Arsenic loss during metallurgical processing of arsenical bronze
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The chemical composition of ancient copper-based metal changes over time due to repetitive recycling and mixing of old metal. Prehistoric copper usually contains impurities from the copper ores themselves, and some have been used as evidence of anthropomorphically induced chemical change. Research into these changes has historically relied upon the assumption of element loss linearity, which is highly misleading and in fact varies with a multitude of factors. To illustrate the complexity of such losses for prehistoric alloys, we have selected arsenical bronze (Cu-As alloys) for study. The mass loss of several Cu-As-alloys under reducing atmosphere was measured by DTA/TGA. From our comparison of the experimental results to thermodynamic calculations and literature data, it was unclear whether weight losses were solely caused by the elemental loss of arsenic. However, a prolonged time temperature-cycling run demonstrated that mainly arsenic volatilizes; hence, the non-linear mass loss from the alloy can be directly attributed to arsenic.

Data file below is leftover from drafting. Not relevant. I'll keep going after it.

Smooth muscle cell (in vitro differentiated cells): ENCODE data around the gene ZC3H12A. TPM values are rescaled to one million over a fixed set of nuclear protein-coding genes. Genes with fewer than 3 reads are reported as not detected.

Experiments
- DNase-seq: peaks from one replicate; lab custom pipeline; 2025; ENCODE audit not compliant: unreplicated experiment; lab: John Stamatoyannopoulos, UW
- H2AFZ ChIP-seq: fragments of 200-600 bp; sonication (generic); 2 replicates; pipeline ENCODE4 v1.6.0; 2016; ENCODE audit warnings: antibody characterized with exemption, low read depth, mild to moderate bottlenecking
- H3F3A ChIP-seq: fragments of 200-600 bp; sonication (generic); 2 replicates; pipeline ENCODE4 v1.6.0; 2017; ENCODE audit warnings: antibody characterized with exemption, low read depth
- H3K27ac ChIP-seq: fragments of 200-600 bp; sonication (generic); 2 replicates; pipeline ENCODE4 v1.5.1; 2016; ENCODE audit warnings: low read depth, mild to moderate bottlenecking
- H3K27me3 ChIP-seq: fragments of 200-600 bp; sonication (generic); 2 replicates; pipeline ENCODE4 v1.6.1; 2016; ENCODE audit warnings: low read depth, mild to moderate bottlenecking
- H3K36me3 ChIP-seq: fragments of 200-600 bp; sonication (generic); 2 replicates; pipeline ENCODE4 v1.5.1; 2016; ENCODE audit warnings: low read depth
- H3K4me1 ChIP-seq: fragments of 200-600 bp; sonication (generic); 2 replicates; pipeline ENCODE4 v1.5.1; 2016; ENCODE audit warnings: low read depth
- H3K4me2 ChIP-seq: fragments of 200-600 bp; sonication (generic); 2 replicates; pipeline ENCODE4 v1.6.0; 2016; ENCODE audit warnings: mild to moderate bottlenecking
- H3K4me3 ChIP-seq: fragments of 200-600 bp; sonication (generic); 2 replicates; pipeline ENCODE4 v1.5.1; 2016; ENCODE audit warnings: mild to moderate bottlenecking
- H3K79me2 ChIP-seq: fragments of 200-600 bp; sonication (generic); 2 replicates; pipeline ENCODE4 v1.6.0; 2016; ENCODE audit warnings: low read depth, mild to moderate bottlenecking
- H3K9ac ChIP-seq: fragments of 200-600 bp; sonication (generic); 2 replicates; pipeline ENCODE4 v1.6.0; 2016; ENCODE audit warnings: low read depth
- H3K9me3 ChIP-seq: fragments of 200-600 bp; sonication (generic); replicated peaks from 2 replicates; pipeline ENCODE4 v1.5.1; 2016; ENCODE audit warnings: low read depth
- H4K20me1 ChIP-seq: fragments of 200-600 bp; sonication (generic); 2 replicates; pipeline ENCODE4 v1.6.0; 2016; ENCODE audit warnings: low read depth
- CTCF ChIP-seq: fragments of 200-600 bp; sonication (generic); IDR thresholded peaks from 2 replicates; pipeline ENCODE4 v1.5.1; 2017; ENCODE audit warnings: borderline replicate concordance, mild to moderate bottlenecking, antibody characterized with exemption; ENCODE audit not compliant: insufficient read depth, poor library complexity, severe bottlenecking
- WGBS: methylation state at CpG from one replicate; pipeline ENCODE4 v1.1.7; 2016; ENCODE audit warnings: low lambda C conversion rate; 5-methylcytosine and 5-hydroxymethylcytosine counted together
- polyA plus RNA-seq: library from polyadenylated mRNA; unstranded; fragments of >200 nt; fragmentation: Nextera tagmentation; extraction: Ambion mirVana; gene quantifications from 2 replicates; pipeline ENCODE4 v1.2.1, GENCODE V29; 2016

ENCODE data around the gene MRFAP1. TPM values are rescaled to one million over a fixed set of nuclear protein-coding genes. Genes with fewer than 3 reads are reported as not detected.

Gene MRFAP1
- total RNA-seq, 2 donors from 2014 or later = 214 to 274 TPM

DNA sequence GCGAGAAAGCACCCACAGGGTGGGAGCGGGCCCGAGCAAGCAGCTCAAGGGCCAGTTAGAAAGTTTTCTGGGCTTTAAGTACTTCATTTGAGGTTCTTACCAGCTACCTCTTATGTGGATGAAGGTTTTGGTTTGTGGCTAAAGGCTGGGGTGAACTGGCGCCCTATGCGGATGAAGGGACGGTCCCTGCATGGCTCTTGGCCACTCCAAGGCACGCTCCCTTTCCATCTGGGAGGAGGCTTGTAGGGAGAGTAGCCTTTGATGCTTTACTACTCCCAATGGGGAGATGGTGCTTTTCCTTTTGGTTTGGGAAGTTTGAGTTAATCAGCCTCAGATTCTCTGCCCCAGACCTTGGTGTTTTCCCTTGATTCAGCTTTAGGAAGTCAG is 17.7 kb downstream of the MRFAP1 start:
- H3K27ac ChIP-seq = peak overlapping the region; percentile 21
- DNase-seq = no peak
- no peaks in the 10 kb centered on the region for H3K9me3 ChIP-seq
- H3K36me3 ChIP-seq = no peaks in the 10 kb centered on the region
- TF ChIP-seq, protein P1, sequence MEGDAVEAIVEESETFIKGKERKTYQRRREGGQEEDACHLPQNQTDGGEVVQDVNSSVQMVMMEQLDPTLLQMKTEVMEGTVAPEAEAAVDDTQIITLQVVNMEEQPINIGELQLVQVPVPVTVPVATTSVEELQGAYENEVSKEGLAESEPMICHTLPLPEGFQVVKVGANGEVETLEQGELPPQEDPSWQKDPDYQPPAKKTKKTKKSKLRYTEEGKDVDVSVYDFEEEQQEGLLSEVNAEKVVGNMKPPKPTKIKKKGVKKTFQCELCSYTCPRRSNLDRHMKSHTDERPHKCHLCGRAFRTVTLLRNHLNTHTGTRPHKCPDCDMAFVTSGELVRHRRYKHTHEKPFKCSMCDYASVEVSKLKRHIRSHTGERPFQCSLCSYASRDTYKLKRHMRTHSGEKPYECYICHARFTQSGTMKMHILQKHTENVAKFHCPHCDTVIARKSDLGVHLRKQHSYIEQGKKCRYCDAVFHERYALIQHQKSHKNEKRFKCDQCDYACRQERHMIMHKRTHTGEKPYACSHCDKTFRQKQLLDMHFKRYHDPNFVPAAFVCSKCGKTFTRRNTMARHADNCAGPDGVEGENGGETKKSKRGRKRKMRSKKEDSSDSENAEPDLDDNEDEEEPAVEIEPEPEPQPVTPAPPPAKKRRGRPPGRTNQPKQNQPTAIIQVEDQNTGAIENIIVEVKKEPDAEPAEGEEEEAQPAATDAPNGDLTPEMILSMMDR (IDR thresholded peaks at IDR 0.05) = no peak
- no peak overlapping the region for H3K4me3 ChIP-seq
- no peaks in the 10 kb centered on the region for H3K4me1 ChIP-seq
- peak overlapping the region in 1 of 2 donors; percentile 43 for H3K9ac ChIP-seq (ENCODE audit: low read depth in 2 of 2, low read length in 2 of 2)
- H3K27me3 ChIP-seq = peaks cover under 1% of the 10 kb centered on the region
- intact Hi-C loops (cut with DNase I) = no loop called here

KeywordsDTA TGA Arsenical bronze Prehistory Recycling